Re: Fear of Life (was Microsoft, Automation)

ChuckKuecker (
Tue, 5 May 1998 20:05:15 -0500 (CDT)

At 10:43 5/4/98 -0700, you wrote:
>> Here I have a problem. How exactly doesw my having a copyright or patent
>> prevent you from developing your own unique copyrightable or patentable
>> product? These laws have no effect on creativity, except possibly in the
>> area of discovering ways to make a patented thing faster or better than
>> the patent owner can..
>It doesn't prevent me from developing my own /unique/ creations,
>where "unique" is defined as "sufficiently different and unobvious
>to merit copyright or patent under the present system". What it
>prevents is I and others making small incremental improvements or
>customizations to creative works. I can't build a Dodge Neon with
>a little better stereo; I can't produce a good German translation
>of a book I like, even if I'd do a much better job than whoever
>the author chooses to hire--if he hires anyone at all. I can't
>make a braille edition of a magazine without negotiating with the
>copyright holder. I can't make a college textbook with extensive
>excerpts from classic novels (only short "fair use" excerpts).
>I can't make wallpaper based on a popular piece of art.

Now you are starting to get to a level I can empathize with. Incremental
improvements are important, and mostly ignored by our present systems. What
needs to be protected against, perhaps not by law, is the 'unfair' use of
creations that actively harm the orignal creator. This would be analogous to
present slander or libel laws.

>Copyrights is based on the myth of the lone inventor--the idea
>that creative works spring full-born from the mind of a single
>creator. In reality, there is no such thing as "creation" from
>nothing. All inventors and authors draw from a pool of public
>domain ideas and recombine and modify them in interesting ways.
>With copyright law, only those modifications that pass an arbitrary
>bar of "uniqueness" are able to get to market, regardless of their
>inherent value. Small, incremental improvements to things--which
>would be the majority of works without copyright--aren't made,
>which results in a decline of both quality and quanitity of work.
>When all creators are free to do those small things they do best
>without lawyers in the way, really great works can be created.

There has not been a full blown 'invention' by that definition since the Big
Bang. Obviously, nothing in this world stands alone. Any idea you or I can
formulate is colored by our life experiences and readings.

This does not answer the basic question. Should I be able to profit from my
own labors? If I write a novel, I should be able to market it without having
to worry about someone else taking my work, adding an introduction, and
selling it at much less than my publisher's costs, thereby destroying my
market. If I create a logo for my enterprise, should someone else be
permitted to use it to sell their products? This is socialism you are
talking about - the creators only live to hand out their lifeblood to the

>> Even so, the free market will evolve protections analogous to
>> patents and trademarks. It is inevitable that rules of some sort
>> will be made to prevent theft and fraud.
>Some creators will go to great lengths to use encryption and
>contracts and other means to guard their works--and they will
>suffer for it. That's their problem. As long as they do it in
>the free market, let them. Also, I have no problem with laws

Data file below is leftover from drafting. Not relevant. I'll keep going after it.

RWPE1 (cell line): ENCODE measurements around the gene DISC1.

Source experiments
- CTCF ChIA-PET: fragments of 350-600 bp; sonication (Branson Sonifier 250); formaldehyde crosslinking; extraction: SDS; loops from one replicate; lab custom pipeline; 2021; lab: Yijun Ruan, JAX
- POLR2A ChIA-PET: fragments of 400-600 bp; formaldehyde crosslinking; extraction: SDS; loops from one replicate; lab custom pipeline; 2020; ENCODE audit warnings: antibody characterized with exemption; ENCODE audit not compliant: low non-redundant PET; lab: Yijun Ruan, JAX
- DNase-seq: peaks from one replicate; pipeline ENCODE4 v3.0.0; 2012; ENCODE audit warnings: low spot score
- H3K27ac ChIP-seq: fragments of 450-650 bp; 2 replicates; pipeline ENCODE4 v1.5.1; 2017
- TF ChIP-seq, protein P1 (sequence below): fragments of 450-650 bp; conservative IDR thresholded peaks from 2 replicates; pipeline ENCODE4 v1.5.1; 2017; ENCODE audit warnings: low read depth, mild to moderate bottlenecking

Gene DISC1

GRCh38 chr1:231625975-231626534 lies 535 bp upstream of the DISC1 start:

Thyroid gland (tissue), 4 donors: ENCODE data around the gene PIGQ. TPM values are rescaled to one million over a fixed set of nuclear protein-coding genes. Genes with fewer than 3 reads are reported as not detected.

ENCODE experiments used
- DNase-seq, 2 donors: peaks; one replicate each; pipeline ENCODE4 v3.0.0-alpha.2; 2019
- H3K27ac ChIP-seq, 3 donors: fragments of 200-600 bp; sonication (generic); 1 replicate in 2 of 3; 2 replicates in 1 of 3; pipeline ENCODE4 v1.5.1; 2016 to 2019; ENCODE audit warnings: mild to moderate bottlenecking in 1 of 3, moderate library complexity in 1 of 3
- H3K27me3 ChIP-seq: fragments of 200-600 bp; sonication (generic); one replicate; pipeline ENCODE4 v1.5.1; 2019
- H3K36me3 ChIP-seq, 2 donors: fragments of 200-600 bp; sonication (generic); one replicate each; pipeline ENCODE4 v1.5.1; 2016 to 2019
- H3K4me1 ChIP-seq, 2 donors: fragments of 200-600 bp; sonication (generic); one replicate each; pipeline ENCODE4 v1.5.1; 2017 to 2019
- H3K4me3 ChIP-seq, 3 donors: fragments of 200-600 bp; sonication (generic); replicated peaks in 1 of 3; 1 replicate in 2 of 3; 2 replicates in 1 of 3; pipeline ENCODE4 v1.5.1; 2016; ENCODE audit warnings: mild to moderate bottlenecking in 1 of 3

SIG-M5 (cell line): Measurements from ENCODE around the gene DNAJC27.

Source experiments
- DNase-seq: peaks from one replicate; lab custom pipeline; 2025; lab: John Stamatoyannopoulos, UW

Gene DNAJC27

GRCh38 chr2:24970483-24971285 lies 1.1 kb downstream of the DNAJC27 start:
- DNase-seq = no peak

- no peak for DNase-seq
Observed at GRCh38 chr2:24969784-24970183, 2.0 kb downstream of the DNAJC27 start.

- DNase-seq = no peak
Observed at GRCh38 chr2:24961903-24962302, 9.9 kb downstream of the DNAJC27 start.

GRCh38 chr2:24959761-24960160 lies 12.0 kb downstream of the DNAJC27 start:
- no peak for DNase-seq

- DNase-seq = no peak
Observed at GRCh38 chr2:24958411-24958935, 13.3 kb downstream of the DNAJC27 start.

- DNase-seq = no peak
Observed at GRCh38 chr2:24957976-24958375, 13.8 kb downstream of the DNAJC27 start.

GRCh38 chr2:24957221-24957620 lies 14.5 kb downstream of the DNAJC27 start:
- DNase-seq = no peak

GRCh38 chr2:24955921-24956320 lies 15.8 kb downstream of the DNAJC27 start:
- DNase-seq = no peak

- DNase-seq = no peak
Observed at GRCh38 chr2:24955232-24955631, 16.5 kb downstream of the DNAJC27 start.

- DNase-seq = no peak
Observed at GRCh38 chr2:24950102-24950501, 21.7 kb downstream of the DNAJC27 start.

>against actual fraud--for example, producing a work by someone
>else and claiming it is yours. I suspect, though, that what you
>are calling "theft" here is merely the use of others' ideas, and
>that is only "theft" by definition, not reality. Copyright law
>is what mistakenly attributes the concept of "property" to ideas
>that are no such thing, and I reject such argument-by-definition
>as meaningless.

I agree that sometimes too much 'its MINE!' is a bad thing. Apple tried this
with a closed architecture, and suffered loss of sales to the IBM clones
which had a much richer array of second source vendors. Even though the IBM
PC was not a closed system, they still retained the rights to their logo,
case designs, etc. People who made aftermarket add-in boards still kept the
ownership of their individual designs. At no time was anyone prohibited from
designing a new and better peripheral by the existence of their predecessors.
Other bus architectures have been designed. Those which were closely guarded
were less successful than those which were allowed to become public domain.
The boards that plug into these buses, however, need the protection of
patents and copyrights for reasons I have stated elsewhere, so the creators
have a chance to recover their costs of creation. It's a matter of degree. A
'bus' is a fairly trivial thing. An image processor is not. The creators of
the open buses allowed them into the public domain to stimulate the demaind
for their proprietary boards, and the competition is healthy.

Anyone who hangs too tightly to their creations will not benefit from them;
neither will the world. But saying that ideas and their physical embodiments
are not the property of the thinker and inventor certainly does nothing to help.

I have no objection to others using my ideas to act as a springboard for
them to reach even greater heights. I only object to others using my
creations to deny me a chance to make a living by undercutting me with
duplicates of what I made.

After all, if they can concieve of a better way to do what I am doing,
surely I can use their take on the matter to leapfrog them..

Copying, however, is cheating. By your arguments, if I copy your doctoral
thesis, I should be able to claim the degree just as if I had done all the
research. After all, it's not 'theft'..

Chuck Kuecker
Chuck Kuecker, President
C K Enterprises, Inc.
326 Deveron Circle
Cary, Il 60013
(847) 639-2771
(847) 516-1410 FAX